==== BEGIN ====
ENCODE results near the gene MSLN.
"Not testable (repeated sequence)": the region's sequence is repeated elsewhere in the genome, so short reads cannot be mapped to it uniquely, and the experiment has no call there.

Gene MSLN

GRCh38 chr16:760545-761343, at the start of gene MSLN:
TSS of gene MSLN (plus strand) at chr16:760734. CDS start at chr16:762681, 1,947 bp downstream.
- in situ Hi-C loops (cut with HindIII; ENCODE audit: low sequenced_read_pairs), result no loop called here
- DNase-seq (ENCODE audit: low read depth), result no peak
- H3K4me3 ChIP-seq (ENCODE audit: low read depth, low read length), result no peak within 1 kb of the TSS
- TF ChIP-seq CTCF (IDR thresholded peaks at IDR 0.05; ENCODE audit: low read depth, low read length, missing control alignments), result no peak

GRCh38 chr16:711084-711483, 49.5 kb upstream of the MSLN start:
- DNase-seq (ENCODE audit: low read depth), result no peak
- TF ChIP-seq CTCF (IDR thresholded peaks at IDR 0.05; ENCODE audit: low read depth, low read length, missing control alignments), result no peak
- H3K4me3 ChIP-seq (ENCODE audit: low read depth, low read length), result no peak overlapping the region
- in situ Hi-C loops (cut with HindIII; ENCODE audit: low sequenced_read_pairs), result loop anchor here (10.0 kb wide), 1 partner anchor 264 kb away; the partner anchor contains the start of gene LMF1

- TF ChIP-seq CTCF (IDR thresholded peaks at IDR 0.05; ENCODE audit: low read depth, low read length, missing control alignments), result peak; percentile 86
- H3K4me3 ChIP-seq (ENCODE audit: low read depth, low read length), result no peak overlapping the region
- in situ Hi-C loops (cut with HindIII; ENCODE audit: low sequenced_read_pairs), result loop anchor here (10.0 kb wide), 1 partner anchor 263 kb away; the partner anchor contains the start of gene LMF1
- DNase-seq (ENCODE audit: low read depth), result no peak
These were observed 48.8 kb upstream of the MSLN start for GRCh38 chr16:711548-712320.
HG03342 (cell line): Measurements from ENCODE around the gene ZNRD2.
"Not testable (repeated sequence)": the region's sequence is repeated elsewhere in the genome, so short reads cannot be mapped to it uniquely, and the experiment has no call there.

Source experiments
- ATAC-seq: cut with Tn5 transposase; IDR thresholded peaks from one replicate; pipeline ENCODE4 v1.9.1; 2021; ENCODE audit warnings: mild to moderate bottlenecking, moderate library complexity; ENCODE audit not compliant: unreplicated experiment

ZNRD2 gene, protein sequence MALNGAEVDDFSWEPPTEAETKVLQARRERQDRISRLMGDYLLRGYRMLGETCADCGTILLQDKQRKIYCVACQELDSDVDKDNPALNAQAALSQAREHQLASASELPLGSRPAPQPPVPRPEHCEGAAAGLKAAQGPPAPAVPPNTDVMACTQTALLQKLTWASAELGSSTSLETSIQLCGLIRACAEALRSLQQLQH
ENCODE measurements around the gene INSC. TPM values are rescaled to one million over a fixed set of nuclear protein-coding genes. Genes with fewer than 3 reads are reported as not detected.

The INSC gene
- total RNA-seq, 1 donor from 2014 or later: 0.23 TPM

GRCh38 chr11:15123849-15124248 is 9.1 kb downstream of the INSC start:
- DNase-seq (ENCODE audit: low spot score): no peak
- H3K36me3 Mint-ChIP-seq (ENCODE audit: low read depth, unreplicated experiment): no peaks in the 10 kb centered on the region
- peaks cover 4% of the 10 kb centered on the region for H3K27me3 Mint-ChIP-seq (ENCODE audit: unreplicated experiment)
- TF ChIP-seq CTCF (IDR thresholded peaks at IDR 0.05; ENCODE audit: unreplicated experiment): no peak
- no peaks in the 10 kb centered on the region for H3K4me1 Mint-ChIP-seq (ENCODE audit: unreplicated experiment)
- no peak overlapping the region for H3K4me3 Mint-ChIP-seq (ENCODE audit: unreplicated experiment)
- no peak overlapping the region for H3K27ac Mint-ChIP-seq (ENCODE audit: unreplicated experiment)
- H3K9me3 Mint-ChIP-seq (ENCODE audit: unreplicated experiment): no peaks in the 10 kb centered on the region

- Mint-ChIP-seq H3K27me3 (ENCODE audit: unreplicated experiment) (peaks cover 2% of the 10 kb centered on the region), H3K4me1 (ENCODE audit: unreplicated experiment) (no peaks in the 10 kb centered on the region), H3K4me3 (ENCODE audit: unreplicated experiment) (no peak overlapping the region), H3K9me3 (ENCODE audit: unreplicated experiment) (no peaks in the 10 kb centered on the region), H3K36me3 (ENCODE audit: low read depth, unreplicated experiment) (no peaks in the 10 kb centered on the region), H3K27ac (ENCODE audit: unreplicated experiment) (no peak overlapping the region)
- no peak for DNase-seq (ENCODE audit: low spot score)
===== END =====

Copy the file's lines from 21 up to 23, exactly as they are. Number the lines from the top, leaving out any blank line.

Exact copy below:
"Not testable (repeated sequence)": the region's sequence is repeated elsewhere in the genome, so short reads cannot be mapped to it uniquely, and the experiment has no call there.

Source experiments
- ATAC-seq: cut with Tn5 transposase; IDR thresholded peaks from one replicate; pipeline ENCODE4 v1.9.1; 2021; ENCODE audit warnings: mild to moderate bottlenecking, moderate library complexity; ENCODE audit not compliant: unreplicated experiment